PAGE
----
Wells Fargo Workers Sue for Emotional Distress, Wrongful Termination and Unpaid Wages

October 17, 2016


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wells-fargoBy now you’ve probably heard about the Wells Fargo scandal, where the bank relentlessly pressured its employees to open new customer accounts, resulting in millions of “sham accounts” opened to meet unrealistic quotas.  Last month customers filed a class action lawsuit against Wells Fargo, accusing the bank of fraud and recklessness for its behavior.

But now, Wells Fargo employees are also coming forward with their own class action lawsuit, seeking $7.2 billion or more for workers nationwide who were fired or demoted after they refused to open those fake accounts.

It’s the latest legal challenge for Wells Fargo, which earlier in September was fined $185 million for inflating sales metrics through the creation of up to two million fake bank and credit card accounts. Wells Fargo was also subjected to a hearing in the House, an investigation from the Department of Justice and a merciless grilling by Senator Elizabeth Warren of the Senate banking committee.

Wells Fargo admitted to firing a stunning 5,300 employees since 2011 for the improper sales tactics. But dozens of those terminated employees reached out to employment law attorneys to report that they were fired after refusing to open unauthorized accounts under pressure from their supervisors — or even after they directly reported those abuses on an ethics hotline.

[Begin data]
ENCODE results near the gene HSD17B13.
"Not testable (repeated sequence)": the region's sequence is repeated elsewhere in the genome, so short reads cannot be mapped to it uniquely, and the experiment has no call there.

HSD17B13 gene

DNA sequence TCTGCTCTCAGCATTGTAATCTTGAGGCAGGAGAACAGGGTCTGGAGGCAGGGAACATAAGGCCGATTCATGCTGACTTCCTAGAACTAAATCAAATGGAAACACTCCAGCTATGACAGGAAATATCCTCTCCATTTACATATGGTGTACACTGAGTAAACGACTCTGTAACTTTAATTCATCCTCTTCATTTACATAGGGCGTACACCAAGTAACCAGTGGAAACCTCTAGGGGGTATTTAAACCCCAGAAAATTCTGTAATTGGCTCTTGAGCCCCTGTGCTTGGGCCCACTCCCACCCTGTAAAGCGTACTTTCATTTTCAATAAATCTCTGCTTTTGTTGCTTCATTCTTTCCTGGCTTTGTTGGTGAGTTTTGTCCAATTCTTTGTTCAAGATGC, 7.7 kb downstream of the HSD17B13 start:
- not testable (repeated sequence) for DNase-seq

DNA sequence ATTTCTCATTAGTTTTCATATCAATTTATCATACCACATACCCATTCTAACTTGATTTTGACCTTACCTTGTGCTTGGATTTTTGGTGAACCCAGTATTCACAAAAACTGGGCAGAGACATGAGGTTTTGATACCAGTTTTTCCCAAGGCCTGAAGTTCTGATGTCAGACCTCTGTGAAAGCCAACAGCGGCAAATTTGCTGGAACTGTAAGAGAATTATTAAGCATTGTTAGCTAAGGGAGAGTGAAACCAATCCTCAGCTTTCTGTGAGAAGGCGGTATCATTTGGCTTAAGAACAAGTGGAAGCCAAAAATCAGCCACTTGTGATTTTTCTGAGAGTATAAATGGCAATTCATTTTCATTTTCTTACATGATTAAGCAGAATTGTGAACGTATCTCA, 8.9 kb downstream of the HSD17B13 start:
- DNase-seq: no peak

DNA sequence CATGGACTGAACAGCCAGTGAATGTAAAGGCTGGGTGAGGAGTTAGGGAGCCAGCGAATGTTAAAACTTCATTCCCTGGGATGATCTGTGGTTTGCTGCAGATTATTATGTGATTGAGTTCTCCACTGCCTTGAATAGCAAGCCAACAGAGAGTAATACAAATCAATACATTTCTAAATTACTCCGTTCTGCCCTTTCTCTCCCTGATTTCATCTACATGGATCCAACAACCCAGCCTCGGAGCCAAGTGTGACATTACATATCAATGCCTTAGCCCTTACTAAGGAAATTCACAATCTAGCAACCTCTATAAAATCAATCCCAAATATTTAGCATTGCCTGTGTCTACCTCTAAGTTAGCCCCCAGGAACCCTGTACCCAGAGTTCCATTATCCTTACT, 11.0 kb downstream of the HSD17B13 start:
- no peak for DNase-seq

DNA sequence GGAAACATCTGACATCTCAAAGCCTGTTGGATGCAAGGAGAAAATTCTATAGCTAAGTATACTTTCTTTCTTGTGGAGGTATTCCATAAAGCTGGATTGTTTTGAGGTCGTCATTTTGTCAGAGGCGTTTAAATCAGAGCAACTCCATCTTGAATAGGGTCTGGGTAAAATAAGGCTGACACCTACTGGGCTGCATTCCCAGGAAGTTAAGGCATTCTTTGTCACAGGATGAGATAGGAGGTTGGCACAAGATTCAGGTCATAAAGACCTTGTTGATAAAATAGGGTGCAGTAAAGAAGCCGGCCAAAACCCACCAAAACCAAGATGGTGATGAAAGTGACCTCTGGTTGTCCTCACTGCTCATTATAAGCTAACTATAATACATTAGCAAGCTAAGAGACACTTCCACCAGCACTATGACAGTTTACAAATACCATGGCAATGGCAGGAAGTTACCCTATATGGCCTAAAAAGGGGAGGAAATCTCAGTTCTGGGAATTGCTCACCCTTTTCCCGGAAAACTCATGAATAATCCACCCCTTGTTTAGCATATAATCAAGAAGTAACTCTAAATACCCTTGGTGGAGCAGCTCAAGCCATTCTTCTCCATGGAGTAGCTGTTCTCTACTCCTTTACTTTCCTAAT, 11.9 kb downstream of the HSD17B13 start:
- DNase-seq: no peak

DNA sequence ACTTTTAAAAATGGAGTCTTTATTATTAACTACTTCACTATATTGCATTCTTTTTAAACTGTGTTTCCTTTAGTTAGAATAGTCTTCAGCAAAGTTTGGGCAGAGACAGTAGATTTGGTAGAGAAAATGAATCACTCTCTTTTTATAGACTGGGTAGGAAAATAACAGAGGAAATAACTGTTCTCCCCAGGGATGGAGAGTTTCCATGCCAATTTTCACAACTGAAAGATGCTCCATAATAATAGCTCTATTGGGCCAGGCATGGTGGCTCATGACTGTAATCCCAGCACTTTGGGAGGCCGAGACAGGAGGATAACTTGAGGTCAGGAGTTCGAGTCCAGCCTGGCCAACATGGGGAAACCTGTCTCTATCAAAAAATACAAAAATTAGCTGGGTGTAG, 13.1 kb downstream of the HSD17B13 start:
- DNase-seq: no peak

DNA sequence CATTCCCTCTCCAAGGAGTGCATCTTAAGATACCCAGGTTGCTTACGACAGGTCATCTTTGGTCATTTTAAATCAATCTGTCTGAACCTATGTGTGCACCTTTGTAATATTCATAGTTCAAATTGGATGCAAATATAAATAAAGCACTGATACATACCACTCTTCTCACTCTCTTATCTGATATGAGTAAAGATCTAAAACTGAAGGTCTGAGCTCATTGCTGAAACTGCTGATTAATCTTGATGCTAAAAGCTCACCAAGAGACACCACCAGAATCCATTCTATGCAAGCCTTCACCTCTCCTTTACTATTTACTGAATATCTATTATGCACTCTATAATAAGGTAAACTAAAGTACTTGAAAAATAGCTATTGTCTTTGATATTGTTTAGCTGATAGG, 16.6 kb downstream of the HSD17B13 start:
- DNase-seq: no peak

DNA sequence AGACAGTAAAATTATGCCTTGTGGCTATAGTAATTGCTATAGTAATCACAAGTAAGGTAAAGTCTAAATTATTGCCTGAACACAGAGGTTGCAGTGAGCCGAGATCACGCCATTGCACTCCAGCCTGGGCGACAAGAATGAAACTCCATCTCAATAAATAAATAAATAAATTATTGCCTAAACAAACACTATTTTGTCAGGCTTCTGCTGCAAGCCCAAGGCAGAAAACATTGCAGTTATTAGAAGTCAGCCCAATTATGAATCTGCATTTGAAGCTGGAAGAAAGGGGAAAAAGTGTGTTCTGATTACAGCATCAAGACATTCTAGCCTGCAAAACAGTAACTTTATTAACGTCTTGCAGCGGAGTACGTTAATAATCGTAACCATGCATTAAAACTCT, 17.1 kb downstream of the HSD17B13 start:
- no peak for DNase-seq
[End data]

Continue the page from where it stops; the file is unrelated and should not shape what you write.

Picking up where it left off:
Alexander Polonsky and Brian Zaghi, both fired from Wells Fargo in Los Angeles, say they were terminated after failing to meet completely unrealistic sales goals of 10 new accounts opened per day.

Late in September, the two filed the lawsuit in California Superior Court alleging “wrongful termination/retaliation,” violations of California labor code, failure to pay wage and other charges. The suit represents California employees who were employed by Wells Fargo during the past 10 years or who continue to work there and were fired, demoted or forced to resign after failing to meet those sales quotas.

Employees who resisted participating in the scam were “systematically and routinely terminated,” while those who did open unauthorized accounts were often promoted, the lawsuit alleges.

Nearly a half-dozen Wells Fargo employees even reached out to CNNMoney to claim they were fired after calling attention to unethical sales tactics by reporting them on the company’s ethics hotline.

The federal class action alleges Wells Fargo violated several laws, including Dodd-Frank and the section of Sarbanes-Oxley that prohibits retaliation against whistleblowers. Moreover, the lawsuit alleges that Wells Fargo compelled employees work beyond 8 hours a day without paying overtime, violating the Fair Labor Standards Act.

Both suits claim that Wells Fargo employees suffered damages including loss of income, back pay as well as “emotional distress” and “mental anguish.”


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